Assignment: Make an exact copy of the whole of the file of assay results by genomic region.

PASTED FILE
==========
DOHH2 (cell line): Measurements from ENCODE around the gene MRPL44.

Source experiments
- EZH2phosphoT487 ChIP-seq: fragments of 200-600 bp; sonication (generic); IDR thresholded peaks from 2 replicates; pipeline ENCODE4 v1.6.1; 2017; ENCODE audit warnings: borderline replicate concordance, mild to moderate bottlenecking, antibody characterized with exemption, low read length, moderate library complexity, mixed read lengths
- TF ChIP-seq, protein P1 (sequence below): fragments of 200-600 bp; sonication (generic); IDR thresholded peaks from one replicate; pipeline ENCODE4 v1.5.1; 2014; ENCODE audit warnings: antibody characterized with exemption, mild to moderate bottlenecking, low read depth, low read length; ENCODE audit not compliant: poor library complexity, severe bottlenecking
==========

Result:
DOHH2 (cell line): Measurements from ENCODE around the gene MRPL44.

Source experiments
- EZH2phosphoT487 ChIP-seq: fragments of 200-600 bp; sonication (generic); IDR thresholded peaks from 2 replicates; pipeline ENCODE4 v1.6.1; 2017; ENCODE audit warnings: borderline replicate concordance, mild to moderate bottlenecking, antibody characterized with exemption, low read length, moderate library complexity, mixed read lengths
- TF ChIP-seq, protein P1 (sequence below): fragments of 200-600 bp; sonication (generic); IDR thresholded peaks from one replicate; pipeline ENCODE4 v1.5.1; 2014; ENCODE audit warnings: antibody characterized with exemption, mild to moderate bottlenecking, low read depth, low read length; ENCODE audit not compliant: poor library complexity, severe bottlenecking